Effect of acute hypoxia on maximal oxygen uptake and maximal performance during leg and upper-body exercise in Nordic combined skiers

Angermann, M; Hoppeler, H; Wittwer, M; Däpp, C; Howald, H; Vogt, M (2006). Effect of acute hypoxia on maximal oxygen uptake and maximal performance during leg and upper-body exercise in Nordic combined skiers. International journal of sports medicine, 27(4), pp. 301-6. Stuttgart: Thieme 10.1055/s-2005-865652

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We examined the effect of normobaric hypoxia (3200 m) on maximal oxygen uptake (VO2max) and maximal power output (Pmax) during leg and upper-body exercise to identify functional and structural correlates of the variability in the decrement of VO2max (DeltaVO2max) and of maximal power output (DeltaPmax). Seven well trained male Nordic combined skiers performed incremental exercise tests to exhaustion on a cycle ergometer (leg exercise) and on a custom built doublepoling ergometer for cross-country skiing (upper-body exercise). Tests were carried out in normoxia (560 m) and normobaric hypoxia (3200 m); biopsies were taken from m. deltoideus. DeltaVO2max was not significantly different between leg (-9.1+/-4.9%) and upper-body exercise (-7.9+/-5.8%). By contrast, Pmax was significantly more reduced during leg exercise (-17.3+/-3.3%) than during upper-body exercise (-9.6+/-6.4%, p<0.05). Correlation analysis did not reveal any significant relationship between leg and upper-body exercise neither for DeltaVO2max nor for DeltaPmax. Furthermore, no relationship was observed between individual DeltaVO2max and DeltaPmax. Analysis of structural data of m. deltoideus revealed a significant correlation between capillary density and DeltaPmax (R=-0.80, p=0.03), as well as between volume density of mitochondria and DeltaPmax (R=-0.75, p=0.05). In conclusion, it seems that VO2max and Pmax are differently affected by hypoxia. The ability to tolerate hypoxia is a characteristic of the individual depending in part on the exercise mode. We present evidence that athletes with a high capillarity and a high muscular oxidative capacity are more sensitive to hypoxia.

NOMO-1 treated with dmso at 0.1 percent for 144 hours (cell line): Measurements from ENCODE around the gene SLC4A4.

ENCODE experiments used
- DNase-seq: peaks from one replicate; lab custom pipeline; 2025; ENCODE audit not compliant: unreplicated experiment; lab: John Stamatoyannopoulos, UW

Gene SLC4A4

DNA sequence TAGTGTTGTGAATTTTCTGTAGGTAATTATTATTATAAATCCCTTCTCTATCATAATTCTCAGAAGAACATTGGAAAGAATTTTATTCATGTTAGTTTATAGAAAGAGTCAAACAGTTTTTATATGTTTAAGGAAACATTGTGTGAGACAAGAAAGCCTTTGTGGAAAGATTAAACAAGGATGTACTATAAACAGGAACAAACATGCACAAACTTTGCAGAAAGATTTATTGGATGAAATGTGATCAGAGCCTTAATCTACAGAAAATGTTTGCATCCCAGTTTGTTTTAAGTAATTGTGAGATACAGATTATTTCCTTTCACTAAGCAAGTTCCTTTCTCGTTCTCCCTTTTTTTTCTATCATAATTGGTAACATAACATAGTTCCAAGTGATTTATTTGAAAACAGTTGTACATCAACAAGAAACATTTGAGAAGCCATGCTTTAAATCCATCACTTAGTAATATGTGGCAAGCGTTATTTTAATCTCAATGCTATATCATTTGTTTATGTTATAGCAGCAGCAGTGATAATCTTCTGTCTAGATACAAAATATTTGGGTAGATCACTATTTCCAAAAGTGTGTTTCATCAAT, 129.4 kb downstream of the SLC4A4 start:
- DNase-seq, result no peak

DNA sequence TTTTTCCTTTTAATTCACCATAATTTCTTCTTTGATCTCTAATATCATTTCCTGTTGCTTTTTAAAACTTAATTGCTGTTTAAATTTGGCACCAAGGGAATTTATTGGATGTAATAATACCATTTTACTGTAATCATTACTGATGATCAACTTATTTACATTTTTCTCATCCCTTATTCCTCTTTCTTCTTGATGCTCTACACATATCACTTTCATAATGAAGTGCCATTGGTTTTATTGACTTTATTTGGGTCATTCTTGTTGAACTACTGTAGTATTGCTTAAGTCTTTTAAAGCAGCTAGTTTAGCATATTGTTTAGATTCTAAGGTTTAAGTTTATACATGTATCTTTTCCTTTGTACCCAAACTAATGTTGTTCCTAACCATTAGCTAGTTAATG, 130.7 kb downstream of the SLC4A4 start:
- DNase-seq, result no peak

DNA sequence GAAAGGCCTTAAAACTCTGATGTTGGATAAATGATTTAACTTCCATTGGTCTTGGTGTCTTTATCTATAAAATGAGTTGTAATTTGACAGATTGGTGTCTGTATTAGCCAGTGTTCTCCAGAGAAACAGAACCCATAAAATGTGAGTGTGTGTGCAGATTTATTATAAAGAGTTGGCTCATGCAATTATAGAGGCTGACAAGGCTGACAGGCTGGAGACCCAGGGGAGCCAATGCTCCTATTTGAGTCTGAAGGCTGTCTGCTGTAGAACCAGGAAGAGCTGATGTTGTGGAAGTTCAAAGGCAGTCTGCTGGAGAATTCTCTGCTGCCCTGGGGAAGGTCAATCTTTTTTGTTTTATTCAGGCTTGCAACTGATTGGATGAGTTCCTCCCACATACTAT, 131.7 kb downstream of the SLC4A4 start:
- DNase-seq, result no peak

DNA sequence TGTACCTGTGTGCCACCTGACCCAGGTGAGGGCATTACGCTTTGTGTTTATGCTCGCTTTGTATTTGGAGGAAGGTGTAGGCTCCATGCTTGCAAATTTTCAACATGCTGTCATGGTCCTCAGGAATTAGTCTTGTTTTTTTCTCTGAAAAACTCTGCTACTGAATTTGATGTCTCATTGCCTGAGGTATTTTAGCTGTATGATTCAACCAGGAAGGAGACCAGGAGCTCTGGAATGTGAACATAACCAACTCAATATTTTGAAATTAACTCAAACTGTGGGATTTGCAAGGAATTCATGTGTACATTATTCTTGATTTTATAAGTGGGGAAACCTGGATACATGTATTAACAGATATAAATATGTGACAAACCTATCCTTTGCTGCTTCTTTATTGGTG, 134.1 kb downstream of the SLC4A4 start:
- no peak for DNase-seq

Item Type:

Journal Article (Original Article)

Division/Institute:

04 Faculty of Medicine > Pre-clinic Human Medicine > Institute of Anatomy
04 Faculty of Medicine > Pre-clinic Human Medicine > Institute of Anatomy > Functional Anatomy

UniBE Contributor:

Hoppeler, Hans-Heinrich; Däpp, Christoph and Vogt, Michael

ISSN:

0172-4622

ISBN:

16572373

Publisher:

Thieme

Language:

English

Submitter:

Factscience Import

Date Deposited:

04 Oct 2013 14:46

Last Modified:

04 May 2014 23:13

Publisher DOI:

10.1055/s-2005-865652

PubMed ID:

16572373

Web of Science ID:

000236628200008

URI:

https://boris.unibe.ch/id/eprint/18932 (FactScience: 1203)

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